There are many elements that combine to make a good rose show, as well as many people needed to bring these various elements off in good order. Read down the list of committee chairs in any show and you’ll see 1½-2 dozen names of people filling important positions. Lest you think that those at the bottom, in charge of “properties,” “recorder,” “bloom hydration,” etc. are not important, I encourage you to volunteer to be general chairman at your society’s next show for a quick wake-up call.

Many societies keep notebooks or other instructional material for these committee chairs so that incoming people can not only learn the basics of their job but can record tips and tribulations for their successors. Other societies pass this information on orally, but the point is that we all try and provide guidance of some kind to our various committee chairs in order to keep things running smoothly from year to year. The exception to this approach is in the area of judging, where the ARS assumes the responsibility for instruction and continuity. They issue guidelines for judges, train and test judges, evaluate apprentices judges, give awards for outstanding judges, promulgate ethics for judges, ad infinitum. However, with all this concern for judges and judging, the ARS has neglected any kind of guidance or advice for Judging Chairmen, without whom the whole process can rapidly deteriorate into near-chaos.

Chairmen of Judges are concerned with more than just rounding up a sufficient pool of judges, giving them their assignments, and then turning them loose. They have what amounts to a dual responsibility: first, to the exhibitors to see that everything is judged fairly and in a timely fashion; and second, to the judges themselves to see that everyone is used to the best of their abilities without slights or prejudices. Balancing the intensity of the exhibitors with the personalities (some would say the egos) of the judges is not always an easy matter, and occasional disagreements, real as well as potential, must be considered and mitigated by the Judging Chairman. From exhibitors who are positive their roses were poorly or unfairly judged to judges who tacitly disqualify–push to the back–any rose variety except the 2 dozen or so they know, the job of the Judging Chair can be a stressful one, and I have nothing but admiration for those people who take on this responsibility year after year.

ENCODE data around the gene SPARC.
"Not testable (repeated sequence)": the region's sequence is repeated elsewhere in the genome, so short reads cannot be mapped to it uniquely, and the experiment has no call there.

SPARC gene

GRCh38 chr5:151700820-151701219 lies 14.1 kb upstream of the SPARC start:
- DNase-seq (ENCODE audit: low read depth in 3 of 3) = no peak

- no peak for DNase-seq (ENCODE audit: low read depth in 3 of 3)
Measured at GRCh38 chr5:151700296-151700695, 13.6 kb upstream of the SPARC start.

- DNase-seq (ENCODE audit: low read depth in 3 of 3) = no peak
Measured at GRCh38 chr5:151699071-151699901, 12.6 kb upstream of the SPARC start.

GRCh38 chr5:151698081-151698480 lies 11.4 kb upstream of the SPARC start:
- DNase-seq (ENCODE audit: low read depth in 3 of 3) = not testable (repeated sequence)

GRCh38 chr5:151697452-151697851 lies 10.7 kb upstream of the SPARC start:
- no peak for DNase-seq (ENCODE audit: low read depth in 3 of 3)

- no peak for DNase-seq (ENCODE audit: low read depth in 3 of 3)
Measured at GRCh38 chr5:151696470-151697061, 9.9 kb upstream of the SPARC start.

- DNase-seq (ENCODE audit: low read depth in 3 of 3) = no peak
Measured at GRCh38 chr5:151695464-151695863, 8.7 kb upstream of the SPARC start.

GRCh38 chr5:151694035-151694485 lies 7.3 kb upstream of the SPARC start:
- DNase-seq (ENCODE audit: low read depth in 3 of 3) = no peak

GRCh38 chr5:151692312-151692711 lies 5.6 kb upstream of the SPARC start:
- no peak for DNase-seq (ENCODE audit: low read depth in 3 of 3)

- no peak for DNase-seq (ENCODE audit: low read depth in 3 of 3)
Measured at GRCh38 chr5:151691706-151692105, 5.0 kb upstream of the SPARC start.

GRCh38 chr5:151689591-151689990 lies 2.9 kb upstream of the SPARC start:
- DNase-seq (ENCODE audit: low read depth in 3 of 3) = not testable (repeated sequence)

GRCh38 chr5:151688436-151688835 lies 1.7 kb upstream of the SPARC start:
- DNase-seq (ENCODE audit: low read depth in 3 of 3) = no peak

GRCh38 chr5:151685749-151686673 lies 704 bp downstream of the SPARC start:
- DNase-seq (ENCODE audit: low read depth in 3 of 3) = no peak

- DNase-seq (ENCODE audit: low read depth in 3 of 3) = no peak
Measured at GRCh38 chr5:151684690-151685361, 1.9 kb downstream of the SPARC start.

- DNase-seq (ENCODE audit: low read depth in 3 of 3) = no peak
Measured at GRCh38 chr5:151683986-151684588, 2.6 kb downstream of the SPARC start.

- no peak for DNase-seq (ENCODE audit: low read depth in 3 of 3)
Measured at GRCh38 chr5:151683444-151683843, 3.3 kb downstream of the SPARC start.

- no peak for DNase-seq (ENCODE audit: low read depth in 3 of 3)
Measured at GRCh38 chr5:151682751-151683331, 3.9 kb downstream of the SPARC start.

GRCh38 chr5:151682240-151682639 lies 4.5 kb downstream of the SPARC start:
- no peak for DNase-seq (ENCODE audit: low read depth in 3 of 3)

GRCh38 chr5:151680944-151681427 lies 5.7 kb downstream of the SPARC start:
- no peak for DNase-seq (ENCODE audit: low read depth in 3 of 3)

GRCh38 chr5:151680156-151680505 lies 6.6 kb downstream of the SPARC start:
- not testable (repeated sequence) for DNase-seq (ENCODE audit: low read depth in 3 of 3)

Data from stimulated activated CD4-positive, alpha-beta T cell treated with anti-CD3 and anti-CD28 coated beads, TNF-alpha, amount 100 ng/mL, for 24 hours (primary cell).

What kinds of things should a Judging Chairman do, prior to and during the show itself, to insure that all parties are treated fairly and the roses are judged equitably? I solicited comments on this subject from some experienced Judging Chairs within the District, namely Jim Campbell, Caroline Fredette, John Lauer, and Bruce Lind, and added my own thoughts to the mix as one who has judged, but never chaired the judging for a show. The following is a broad but certainly not exhaustive list of items for consideration by judges and judging chairs alike.

• Give the judges as much consideration as possible. Get out the judging invitations early, get copies of the show schedule and any special instructions sent out as soon as possible, and spread the assignments around so that all judges have a chance to judge all rose types, as well as the challenges. Jim Campbell emphasized fostering as much dialogue as possible between the judges and judging teams–during the challenge judging, the Court(s) judging, and hopefully during a post-show judges luncheon–with the expectation that judges will continually learn from each other.

• Select good team captains. After the Judging Chairman himself, the team captains bear the most responsibility for timely and efficient judging, ensuring all the team’s assignments are judged in the order specified by the Chairman, that entry cards are properly marked and/or punched, that the clerks are fulfilling their assignments, that entries to be judged for a trophy are properly staged, that trophy-winning entries are properly marked for the clerks/runners. etc. In addition, the team captain should know the show schedule, as well as the rose classes and types being judged, in order to direct the efforts of their team. It is my opinion, for example, that competent judges can do a good job of judging a class with which they are unfamiliar–OGRs for example–if they have a knowledgeable team captain to guide them. A captain who knows OGRs can take care of the always thorny problem of identification, sort out Dowager and Victorian entries (and the inevitable misplaced shrub), confirm whether a bloom’s color, foliage, and other features are typical of the variety, etc., and thus assisted, the other members of the team can confidently judge the roses. Three OGR “experts” are not needed for an able judging team, just a knowledgeable captain and two good judges.